Now that racist murders of young, unarmed black men are more common in the national media than mass school shootings by young, armed white kids, President Obama is holding a series of meetings Monday solely devoted to examining, reforming, and hopefully demilitarizing law enforcement across the country to some degree.
The attempt to reign in police abuse running rampant across the country, as evidenced in a recently released FBI report, is a welcomed change in the overall national dialogue when compared to the comments of *sshats like former NYC mayor Rudy “Fooliani,” who constantly try to sidestep the role of white law enforcement in the equation, placing blame through false equivalencies and shallow thinking time and again on the black community, itself. According to privileged voices such as Giuliani’s, it’s black folks’ fault that they get themselves killed by prejudiced, fearful white “peace” officers every single day in this country.
But Obama’s not having it. He’s at least awake enough to realize the issue needs examining, and that the unrest the U.S. is already seeing, as well as creating across the globe, is only the beginning if change is not brought about in a meaningful manner rather soon. Things just cannot continue as they have been without more protests, riots and violence breaking out. The nation is at a tipping point, and there’s no going back.
Much of this tension has been brought about due to the grand jury’s failure to indict Officer Darren Wilson in last August’s cold-blooded murder of unarmed teenager Michael Brown of Ferguson, Missouri.
But the country is well aware that such instances have been going on for generations, and we still are not over what happened to Trayvon Martin, Eric Garner, and a slew of other young black men and women cut down in their prime. Outrage has reached a critical mass, and unless something is done, there is no telling how much of the metaphorical house will burn down. When even a large portion of the white population understands and even agrees there is a problem, you know the moment is primed for change, and action.
A White House official stated:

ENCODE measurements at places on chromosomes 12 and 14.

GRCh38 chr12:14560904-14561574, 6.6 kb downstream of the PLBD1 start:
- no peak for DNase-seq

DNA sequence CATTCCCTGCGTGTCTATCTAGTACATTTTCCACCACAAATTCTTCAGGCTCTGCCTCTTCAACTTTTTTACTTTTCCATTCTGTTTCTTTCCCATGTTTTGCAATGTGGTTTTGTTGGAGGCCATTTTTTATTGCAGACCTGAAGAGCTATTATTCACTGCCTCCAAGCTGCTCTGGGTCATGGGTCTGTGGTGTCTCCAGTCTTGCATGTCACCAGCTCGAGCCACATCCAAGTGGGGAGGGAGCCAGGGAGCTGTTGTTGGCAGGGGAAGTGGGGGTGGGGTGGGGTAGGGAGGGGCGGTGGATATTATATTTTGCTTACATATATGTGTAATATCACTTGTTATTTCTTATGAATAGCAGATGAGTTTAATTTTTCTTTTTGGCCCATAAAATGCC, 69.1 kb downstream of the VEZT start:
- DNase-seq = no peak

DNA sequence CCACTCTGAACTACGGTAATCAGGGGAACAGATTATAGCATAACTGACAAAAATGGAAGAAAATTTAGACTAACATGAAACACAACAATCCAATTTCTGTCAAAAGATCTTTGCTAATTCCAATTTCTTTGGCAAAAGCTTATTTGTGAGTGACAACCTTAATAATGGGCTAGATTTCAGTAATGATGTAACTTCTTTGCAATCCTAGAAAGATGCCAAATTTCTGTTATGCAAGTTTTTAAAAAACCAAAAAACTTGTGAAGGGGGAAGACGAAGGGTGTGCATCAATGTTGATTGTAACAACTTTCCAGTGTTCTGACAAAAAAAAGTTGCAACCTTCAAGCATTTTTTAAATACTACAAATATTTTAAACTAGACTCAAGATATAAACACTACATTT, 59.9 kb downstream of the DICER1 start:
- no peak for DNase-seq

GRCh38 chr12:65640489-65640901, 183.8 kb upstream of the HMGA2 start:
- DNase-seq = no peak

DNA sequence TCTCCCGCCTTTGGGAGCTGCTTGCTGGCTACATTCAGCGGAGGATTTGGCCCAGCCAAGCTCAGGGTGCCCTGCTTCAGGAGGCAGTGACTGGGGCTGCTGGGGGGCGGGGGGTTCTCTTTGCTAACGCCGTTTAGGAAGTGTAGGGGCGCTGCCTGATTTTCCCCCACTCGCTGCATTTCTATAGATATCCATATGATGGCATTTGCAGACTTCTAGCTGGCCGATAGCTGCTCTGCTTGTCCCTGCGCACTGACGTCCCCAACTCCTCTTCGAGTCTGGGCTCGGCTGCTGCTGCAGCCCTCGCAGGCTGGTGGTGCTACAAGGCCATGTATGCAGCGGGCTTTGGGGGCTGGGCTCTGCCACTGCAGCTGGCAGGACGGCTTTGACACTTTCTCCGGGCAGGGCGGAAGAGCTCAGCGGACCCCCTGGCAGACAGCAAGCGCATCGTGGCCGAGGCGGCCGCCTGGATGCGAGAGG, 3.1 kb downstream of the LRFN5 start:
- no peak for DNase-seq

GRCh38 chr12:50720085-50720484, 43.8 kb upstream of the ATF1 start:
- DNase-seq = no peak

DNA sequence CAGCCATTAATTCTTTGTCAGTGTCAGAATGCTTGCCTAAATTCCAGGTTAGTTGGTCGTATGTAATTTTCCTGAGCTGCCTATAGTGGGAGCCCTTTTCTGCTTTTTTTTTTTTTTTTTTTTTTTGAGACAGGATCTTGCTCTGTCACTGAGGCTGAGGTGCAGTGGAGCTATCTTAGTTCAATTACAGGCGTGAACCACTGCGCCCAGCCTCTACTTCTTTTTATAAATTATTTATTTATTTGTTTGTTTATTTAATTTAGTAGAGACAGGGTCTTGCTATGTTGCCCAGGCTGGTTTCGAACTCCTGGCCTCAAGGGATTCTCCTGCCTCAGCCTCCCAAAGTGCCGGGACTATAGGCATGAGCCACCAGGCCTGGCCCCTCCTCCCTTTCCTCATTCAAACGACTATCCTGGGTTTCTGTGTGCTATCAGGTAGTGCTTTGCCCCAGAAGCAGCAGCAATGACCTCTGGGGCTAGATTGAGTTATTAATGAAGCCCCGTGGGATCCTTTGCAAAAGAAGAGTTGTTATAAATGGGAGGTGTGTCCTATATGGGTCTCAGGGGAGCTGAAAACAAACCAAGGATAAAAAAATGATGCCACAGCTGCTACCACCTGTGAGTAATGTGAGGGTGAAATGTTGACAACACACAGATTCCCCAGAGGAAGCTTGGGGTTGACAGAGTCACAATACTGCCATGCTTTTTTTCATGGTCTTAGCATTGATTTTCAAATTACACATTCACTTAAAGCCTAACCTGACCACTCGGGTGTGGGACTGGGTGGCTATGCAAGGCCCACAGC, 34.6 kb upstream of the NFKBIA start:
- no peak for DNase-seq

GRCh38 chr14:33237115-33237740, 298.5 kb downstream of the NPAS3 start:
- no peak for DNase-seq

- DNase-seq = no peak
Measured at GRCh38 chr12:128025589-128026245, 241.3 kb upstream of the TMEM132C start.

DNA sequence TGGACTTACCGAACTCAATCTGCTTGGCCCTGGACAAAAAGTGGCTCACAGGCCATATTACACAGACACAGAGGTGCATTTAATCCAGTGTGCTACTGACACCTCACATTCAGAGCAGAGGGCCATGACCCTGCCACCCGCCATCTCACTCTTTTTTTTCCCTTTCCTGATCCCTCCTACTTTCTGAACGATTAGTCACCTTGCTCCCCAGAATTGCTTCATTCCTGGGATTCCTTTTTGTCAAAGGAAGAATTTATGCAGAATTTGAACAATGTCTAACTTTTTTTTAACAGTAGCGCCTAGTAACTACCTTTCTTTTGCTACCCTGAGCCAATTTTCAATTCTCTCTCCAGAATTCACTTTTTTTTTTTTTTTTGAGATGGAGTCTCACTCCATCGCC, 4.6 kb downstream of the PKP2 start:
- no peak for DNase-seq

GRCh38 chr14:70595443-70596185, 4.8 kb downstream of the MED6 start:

Recent events in Ferguson, Missouri, and around the country have shined a spotlight on the importance of strong, collaborative relationships between local police and the communities they protect and serve. As the country has witnessed, disintegration of trust between law enforcement agencies and the people they protect and serve can destabilize communities, undermine the legitimacy of the criminal justice system, undermine public safety, create resentment in local communities and make the job of delivering police services less safe and more difficult.
According to the White House official, Obama will convene his Cabinet Monday afternoon in order to review the 1033 program, which is the unloading of hundreds of millions of dollars in surplus military equipment to local law enforcement departments across the nation by the Pentagon – a major factor contributing to the aggressive tactics used more commonly by law enforcement these day. Like Bill Maher said, when you get new toys, chances are you’re going to want to play with them.
In the meetings held Monday, Obama plans to discuss steps and actions the White house is prepared to take in order to reform the program.
The President will be meeting in the Oval Office with civil rights leaders, community and faith leaders, as well as law enforcement officials across the country, to talk about bridging the gap between law enforcement and communities of color. The attempt is to figure out a way to re-establish trust between the civilian population and law enforcement.
Attorney General Eric Holder will travel to Atlanta later in the day to attend a church meeting, where he will essentially hold a similar meeting as the President’s Oval Office meeting, on what is to be the first stop on his “Building Community Trust” tour.
Following the failure of the grand jury to indict Officer Wilson last week, President Obama urged peace, stating:
We need to recognize that this is not just an issue for Ferguson. This is an issue for America.
He’s right. Let’s just hope what comes out of Monday’s meetings is right, too. It doesn’t take a genius to know step number one is to simply stop killing first and asking questions later.
Racism is not a problem that can go away overnight. Most likely it will take several generations of love and education before we, as a nation, can put a real damper on the sickness that has plagued America since it was invaded by colonial settlers so many years ago. However, in order for love and education to reign over the land, first and foremost, our children have to be able to survive walking the streets without being gunned down by fellow community members, and law enforcement officers.
And law enforcement must also learn that signing up to be law enforcement does not only mean that one will sometimes risk one’s life to head into a storm of bullets in order to stop a violent criminal; it means it also must risk it’s life in the line of duty by giving citizens the benefit of the doubt, and take more than a split, jump-from-the-car-and-shoot second to assess a situation before deadly force is used. An officer’s gun should always be a last resort, after all nonlethal avenues are utilized. Consider that there are countries in the world where law enforcement does not even carry a gun. We can get there, too, someday, if we learn to grow together.
Let us hope change is around the corner, and that our President is true enough to lead the way.